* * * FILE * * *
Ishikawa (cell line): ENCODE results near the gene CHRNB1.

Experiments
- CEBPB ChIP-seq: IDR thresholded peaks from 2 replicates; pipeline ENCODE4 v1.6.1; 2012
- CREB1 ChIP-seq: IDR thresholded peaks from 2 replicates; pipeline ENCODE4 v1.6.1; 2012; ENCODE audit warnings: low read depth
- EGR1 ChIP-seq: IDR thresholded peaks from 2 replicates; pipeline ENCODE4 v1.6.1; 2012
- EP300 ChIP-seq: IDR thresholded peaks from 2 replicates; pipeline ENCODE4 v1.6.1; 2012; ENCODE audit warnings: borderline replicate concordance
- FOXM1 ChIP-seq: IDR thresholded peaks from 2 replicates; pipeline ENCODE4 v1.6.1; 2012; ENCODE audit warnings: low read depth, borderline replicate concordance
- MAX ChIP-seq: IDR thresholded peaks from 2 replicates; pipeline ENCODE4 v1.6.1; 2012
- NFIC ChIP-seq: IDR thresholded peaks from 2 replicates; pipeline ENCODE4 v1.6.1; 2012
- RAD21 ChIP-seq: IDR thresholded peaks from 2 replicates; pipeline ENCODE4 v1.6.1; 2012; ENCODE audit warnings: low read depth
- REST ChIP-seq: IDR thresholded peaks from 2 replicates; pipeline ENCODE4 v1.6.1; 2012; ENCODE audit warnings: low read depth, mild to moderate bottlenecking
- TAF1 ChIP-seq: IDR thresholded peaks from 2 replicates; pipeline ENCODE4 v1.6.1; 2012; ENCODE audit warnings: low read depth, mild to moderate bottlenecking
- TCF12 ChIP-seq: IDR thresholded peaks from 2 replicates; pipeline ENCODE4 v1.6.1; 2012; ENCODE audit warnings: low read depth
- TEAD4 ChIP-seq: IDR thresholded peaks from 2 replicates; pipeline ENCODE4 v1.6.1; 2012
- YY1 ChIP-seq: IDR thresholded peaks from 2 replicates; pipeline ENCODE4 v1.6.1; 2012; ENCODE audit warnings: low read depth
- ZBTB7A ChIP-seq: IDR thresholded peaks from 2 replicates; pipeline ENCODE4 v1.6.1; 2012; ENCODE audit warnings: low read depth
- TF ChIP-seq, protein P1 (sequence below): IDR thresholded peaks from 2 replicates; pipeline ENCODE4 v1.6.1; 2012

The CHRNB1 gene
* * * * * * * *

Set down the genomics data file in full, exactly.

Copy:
Ishikawa (cell line): ENCODE results near the gene CHRNB1.

Experiments
- CEBPB ChIP-seq: IDR thresholded peaks from 2 replicates; pipeline ENCODE4 v1.6.1; 2012
- CREB1 ChIP-seq: IDR thresholded peaks from 2 replicates; pipeline ENCODE4 v1.6.1; 2012; ENCODE audit warnings: low read depth
- EGR1 ChIP-seq: IDR thresholded peaks from 2 replicates; pipeline ENCODE4 v1.6.1; 2012
- EP300 ChIP-seq: IDR thresholded peaks from 2 replicates; pipeline ENCODE4 v1.6.1; 2012; ENCODE audit warnings: borderline replicate concordance
- FOXM1 ChIP-seq: IDR thresholded peaks from 2 replicates; pipeline ENCODE4 v1.6.1; 2012; ENCODE audit warnings: low read depth, borderline replicate concordance
- MAX ChIP-seq: IDR thresholded peaks from 2 replicates; pipeline ENCODE4 v1.6.1; 2012
- NFIC ChIP-seq: IDR thresholded peaks from 2 replicates; pipeline ENCODE4 v1.6.1; 2012
- RAD21 ChIP-seq: IDR thresholded peaks from 2 replicates; pipeline ENCODE4 v1.6.1; 2012; ENCODE audit warnings: low read depth
- REST ChIP-seq: IDR thresholded peaks from 2 replicates; pipeline ENCODE4 v1.6.1; 2012; ENCODE audit warnings: low read depth, mild to moderate bottlenecking
- TAF1 ChIP-seq: IDR thresholded peaks from 2 replicates; pipeline ENCODE4 v1.6.1; 2012; ENCODE audit warnings: low read depth, mild to moderate bottlenecking
- TCF12 ChIP-seq: IDR thresholded peaks from 2 replicates; pipeline ENCODE4 v1.6.1; 2012; ENCODE audit warnings: low read depth
- TEAD4 ChIP-seq: IDR thresholded peaks from 2 replicates; pipeline ENCODE4 v1.6.1; 2012
- YY1 ChIP-seq: IDR thresholded peaks from 2 replicates; pipeline ENCODE4 v1.6.1; 2012; ENCODE audit warnings: low read depth
- ZBTB7A ChIP-seq: IDR thresholded peaks from 2 replicates; pipeline ENCODE4 v1.6.1; 2012; ENCODE audit warnings: low read depth
- TF ChIP-seq, protein P1 (sequence below): IDR thresholded peaks from 2 replicates; pipeline ENCODE4 v1.6.1; 2012

The CHRNB1 gene